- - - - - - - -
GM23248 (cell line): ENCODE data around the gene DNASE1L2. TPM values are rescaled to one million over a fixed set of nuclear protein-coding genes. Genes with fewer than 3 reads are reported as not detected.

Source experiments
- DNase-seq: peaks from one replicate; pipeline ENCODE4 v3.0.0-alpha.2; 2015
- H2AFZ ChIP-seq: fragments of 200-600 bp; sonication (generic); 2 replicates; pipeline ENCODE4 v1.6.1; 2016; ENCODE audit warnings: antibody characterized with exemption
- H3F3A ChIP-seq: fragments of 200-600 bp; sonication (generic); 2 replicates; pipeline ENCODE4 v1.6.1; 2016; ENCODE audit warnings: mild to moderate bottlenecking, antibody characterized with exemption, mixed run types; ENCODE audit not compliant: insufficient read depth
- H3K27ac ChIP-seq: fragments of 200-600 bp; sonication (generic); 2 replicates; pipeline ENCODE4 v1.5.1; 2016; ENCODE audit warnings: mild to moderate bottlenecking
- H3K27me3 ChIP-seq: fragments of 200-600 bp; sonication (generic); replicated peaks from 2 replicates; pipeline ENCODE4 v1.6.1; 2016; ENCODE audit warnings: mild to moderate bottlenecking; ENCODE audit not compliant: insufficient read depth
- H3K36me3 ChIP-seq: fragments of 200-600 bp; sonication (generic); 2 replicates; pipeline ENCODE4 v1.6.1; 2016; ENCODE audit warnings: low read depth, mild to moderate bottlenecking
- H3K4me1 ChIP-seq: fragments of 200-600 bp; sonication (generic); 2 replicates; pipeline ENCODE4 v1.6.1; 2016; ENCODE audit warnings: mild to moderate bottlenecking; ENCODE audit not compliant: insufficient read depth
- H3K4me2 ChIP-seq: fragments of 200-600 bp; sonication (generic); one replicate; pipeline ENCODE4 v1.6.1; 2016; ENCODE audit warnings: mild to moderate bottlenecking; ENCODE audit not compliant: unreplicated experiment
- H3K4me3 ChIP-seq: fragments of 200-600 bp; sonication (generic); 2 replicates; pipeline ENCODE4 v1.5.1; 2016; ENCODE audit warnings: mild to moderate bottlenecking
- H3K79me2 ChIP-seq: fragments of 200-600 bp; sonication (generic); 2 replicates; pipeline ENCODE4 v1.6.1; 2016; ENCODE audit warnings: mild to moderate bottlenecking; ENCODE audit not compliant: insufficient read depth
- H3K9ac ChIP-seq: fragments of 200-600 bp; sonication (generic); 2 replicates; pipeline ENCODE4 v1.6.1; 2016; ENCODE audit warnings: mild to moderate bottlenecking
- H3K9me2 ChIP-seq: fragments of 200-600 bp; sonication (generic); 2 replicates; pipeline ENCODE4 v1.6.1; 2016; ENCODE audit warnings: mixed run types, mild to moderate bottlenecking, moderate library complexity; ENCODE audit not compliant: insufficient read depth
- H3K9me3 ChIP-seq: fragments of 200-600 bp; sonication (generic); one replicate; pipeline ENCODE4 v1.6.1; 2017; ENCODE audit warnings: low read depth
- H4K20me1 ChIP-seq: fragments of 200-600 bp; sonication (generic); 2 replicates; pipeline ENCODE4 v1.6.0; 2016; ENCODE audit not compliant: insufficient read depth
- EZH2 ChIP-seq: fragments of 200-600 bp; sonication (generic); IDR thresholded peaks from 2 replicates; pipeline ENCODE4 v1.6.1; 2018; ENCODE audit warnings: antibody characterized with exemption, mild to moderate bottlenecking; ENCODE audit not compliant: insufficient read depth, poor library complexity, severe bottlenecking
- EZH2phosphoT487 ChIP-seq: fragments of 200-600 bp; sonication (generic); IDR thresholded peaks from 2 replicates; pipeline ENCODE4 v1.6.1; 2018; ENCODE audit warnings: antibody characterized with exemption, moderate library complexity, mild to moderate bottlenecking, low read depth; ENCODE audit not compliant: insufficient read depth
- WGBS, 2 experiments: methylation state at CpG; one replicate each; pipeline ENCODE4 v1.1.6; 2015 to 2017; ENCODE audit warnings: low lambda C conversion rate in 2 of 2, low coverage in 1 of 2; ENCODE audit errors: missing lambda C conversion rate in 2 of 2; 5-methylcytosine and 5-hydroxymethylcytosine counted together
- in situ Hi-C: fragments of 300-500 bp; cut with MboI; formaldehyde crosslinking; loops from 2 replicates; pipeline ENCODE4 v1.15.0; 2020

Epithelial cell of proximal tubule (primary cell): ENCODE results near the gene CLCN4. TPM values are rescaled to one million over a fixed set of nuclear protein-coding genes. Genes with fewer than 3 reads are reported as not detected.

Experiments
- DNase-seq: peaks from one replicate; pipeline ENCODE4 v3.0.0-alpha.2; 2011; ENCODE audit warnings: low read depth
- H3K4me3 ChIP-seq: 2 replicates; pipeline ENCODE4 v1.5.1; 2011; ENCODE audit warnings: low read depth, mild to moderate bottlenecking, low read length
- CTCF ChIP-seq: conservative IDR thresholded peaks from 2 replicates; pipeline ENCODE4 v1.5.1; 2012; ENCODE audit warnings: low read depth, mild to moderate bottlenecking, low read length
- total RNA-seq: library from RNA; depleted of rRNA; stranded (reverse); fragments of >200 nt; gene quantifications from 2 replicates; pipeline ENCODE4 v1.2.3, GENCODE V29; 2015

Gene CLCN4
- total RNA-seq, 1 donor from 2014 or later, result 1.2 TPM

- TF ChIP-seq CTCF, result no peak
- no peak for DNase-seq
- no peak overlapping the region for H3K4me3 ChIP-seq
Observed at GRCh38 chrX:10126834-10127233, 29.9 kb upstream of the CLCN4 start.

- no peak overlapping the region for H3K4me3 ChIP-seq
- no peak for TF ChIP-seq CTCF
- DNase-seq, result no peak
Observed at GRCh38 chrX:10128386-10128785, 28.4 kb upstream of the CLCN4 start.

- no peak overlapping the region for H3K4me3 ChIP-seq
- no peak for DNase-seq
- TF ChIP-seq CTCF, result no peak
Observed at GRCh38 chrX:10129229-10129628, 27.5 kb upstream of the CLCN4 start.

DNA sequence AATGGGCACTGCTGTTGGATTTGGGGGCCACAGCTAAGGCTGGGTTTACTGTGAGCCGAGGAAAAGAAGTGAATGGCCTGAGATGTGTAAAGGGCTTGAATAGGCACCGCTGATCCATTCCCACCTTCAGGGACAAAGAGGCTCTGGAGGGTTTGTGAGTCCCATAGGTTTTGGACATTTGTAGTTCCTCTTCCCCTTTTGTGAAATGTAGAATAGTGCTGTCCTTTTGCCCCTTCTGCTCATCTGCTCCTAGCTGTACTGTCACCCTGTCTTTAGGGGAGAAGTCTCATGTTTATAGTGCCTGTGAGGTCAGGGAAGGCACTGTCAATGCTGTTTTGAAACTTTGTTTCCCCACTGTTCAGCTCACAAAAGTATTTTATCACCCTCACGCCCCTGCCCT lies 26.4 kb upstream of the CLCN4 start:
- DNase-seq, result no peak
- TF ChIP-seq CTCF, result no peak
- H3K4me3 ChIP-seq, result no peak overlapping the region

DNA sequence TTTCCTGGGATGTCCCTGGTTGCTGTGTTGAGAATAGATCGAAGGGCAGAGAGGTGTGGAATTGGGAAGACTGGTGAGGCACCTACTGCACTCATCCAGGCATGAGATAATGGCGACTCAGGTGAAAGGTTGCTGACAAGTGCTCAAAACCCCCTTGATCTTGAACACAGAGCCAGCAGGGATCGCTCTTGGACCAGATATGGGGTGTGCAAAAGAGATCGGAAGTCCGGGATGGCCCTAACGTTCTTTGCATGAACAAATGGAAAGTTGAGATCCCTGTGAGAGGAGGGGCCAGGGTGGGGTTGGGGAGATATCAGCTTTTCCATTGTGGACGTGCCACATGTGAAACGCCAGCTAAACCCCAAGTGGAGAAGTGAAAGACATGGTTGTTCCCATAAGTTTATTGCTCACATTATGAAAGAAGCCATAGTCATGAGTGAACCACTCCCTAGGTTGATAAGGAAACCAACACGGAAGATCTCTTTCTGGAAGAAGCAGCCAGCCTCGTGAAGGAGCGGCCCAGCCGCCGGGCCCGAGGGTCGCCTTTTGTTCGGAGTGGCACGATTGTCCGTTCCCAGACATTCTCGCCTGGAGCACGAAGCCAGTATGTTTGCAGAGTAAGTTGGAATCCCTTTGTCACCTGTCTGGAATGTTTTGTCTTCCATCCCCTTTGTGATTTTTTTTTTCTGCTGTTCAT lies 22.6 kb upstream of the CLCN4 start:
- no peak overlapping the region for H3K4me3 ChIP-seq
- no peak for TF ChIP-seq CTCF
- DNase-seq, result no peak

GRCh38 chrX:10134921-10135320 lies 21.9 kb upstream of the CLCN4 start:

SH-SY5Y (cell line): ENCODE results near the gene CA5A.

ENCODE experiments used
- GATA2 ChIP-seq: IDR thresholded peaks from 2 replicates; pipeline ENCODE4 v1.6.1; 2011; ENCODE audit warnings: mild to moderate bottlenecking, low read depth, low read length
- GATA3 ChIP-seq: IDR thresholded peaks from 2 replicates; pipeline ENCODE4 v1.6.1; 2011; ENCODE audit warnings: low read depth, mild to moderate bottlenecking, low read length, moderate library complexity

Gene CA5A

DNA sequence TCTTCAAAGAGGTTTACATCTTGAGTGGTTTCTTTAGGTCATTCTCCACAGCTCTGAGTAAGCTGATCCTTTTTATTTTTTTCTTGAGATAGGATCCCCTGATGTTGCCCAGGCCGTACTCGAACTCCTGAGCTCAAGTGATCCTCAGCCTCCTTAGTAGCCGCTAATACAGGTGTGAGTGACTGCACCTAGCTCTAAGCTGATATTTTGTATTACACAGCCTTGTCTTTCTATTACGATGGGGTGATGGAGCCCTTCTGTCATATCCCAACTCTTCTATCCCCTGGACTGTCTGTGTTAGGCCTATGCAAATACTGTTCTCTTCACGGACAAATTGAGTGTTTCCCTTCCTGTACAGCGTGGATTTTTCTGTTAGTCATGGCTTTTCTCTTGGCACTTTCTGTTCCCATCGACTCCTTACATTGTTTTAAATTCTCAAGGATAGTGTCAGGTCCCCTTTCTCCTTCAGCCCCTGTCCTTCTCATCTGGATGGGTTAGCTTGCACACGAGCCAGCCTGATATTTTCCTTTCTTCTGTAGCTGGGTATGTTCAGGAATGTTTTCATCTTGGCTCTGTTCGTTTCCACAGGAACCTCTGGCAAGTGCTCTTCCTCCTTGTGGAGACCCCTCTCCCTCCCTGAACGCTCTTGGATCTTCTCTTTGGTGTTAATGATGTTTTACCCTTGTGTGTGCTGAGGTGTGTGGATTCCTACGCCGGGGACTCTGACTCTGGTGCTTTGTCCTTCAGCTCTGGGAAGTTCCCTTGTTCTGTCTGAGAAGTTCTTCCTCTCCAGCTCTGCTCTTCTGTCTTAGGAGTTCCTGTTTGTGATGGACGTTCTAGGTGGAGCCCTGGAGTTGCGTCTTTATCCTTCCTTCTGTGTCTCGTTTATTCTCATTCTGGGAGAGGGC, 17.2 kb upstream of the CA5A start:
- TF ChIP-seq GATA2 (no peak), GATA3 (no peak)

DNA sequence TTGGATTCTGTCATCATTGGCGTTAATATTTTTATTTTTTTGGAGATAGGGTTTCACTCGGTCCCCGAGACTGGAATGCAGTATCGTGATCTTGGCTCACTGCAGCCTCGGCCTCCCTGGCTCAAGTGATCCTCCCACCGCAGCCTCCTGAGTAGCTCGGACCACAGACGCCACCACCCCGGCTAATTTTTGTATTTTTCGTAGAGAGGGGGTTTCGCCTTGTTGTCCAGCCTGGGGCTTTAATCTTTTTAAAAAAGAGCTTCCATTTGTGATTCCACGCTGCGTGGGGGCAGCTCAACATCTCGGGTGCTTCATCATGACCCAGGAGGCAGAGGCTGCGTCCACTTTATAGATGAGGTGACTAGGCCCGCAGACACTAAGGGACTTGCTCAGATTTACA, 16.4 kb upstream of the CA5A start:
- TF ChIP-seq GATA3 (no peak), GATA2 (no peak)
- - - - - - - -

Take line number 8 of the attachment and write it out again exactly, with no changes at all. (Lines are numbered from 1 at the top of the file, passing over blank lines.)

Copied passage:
- H3K36me3 ChIP-seq: fragments of 200-600 bp; sonication (generic); 2 replicates; pipeline ENCODE4 v1.6.1; 2016; ENCODE audit warnings: low read depth, mild to moderate bottlenecking